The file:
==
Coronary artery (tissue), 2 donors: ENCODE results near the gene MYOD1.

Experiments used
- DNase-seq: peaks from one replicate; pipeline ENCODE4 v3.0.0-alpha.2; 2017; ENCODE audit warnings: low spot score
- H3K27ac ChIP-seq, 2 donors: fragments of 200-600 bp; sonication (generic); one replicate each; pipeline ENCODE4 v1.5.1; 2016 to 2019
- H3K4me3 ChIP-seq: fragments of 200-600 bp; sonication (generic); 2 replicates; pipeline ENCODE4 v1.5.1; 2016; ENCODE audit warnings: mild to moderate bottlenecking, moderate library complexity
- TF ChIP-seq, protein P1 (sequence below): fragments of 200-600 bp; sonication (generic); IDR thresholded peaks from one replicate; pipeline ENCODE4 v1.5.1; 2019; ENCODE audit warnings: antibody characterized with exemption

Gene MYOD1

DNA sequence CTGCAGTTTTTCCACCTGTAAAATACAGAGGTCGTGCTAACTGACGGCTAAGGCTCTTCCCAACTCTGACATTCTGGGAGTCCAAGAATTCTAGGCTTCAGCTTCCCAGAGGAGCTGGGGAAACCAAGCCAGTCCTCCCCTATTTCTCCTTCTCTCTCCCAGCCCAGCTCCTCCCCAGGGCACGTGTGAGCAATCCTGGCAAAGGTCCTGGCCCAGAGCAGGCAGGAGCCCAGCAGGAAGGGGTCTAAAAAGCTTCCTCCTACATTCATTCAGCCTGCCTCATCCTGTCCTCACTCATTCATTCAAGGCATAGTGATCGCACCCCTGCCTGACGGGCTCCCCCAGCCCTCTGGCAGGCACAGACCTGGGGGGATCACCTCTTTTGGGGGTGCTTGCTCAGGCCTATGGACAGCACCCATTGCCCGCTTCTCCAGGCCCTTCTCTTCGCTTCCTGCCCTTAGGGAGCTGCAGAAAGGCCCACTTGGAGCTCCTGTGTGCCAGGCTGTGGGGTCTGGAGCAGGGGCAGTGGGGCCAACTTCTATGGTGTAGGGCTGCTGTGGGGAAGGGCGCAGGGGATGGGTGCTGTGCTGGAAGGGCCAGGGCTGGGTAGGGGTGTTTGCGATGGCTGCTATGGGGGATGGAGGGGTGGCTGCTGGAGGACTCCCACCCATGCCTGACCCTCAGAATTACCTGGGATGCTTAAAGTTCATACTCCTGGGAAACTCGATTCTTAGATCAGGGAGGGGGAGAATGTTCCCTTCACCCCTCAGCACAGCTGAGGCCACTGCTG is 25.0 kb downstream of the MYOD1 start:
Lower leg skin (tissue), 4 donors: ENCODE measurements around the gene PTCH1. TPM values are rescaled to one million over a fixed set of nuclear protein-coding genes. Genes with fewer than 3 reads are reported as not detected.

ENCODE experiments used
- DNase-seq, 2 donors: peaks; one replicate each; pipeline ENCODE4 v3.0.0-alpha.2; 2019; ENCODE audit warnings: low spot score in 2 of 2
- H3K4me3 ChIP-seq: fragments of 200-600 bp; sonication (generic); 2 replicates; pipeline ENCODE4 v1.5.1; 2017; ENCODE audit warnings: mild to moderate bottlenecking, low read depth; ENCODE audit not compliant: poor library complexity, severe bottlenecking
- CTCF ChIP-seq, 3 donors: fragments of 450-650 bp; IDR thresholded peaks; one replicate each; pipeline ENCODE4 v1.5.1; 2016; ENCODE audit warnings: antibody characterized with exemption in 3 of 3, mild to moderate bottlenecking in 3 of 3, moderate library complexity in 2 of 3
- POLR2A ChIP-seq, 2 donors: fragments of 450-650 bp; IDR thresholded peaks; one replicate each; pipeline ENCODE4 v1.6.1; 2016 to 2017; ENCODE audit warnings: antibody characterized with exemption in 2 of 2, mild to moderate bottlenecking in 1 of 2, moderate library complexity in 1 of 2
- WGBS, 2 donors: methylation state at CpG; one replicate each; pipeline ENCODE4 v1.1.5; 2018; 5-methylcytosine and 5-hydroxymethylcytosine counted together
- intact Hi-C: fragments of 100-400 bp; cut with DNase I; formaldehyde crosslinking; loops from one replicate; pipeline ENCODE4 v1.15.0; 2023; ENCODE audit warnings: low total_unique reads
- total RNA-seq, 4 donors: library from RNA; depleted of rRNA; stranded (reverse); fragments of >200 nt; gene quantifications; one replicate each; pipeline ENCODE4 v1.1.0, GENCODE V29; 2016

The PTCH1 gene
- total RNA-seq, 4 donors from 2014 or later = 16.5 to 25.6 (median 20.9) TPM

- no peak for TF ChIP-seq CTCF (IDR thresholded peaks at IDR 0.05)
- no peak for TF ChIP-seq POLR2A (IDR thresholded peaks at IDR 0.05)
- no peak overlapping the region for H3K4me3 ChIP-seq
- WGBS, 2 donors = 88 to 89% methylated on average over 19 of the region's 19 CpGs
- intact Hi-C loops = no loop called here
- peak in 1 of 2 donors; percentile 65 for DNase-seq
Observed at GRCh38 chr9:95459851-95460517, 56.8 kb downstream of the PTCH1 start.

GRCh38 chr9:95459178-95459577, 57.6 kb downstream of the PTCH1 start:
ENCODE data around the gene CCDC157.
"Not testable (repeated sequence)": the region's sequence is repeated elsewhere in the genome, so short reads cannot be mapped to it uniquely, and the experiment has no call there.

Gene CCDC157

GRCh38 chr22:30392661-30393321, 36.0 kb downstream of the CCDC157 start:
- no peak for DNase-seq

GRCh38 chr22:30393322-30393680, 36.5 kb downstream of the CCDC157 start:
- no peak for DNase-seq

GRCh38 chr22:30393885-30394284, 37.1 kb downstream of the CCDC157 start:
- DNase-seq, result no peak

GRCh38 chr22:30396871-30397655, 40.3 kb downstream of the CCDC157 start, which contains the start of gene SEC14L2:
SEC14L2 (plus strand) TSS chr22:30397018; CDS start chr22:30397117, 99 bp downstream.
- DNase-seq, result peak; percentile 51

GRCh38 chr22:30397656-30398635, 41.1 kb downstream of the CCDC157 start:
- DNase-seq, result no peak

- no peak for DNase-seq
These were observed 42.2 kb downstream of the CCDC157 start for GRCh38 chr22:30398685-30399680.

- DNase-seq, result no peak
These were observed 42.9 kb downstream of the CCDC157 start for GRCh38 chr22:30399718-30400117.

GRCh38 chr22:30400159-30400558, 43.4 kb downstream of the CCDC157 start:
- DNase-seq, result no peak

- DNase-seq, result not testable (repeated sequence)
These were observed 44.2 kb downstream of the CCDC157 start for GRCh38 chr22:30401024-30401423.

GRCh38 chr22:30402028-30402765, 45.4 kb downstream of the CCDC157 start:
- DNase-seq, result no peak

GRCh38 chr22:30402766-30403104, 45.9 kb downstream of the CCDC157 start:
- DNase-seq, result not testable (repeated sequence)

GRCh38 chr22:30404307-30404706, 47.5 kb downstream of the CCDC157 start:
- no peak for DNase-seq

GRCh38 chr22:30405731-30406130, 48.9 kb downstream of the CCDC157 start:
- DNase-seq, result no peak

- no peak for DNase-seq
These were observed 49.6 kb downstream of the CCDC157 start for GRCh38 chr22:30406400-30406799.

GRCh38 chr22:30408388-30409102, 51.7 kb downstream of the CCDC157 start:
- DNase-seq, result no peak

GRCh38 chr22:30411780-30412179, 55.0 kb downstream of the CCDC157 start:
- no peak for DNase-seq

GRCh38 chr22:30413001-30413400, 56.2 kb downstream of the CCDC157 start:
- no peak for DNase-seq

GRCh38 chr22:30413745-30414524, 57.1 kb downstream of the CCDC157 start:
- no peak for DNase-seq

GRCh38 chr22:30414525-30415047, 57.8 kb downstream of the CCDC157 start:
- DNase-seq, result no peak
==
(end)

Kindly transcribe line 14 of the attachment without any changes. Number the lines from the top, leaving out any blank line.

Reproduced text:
- POLR2A ChIP-seq, 2 donors: fragments of 450-650 bp; IDR thresholded peaks; one replicate each; pipeline ENCODE4 v1.6.1; 2016 to 2017; ENCODE audit warnings: antibody characterized with exemption in 2 of 2, mild to moderate bottlenecking in 1 of 2, moderate library complexity in 1 of 2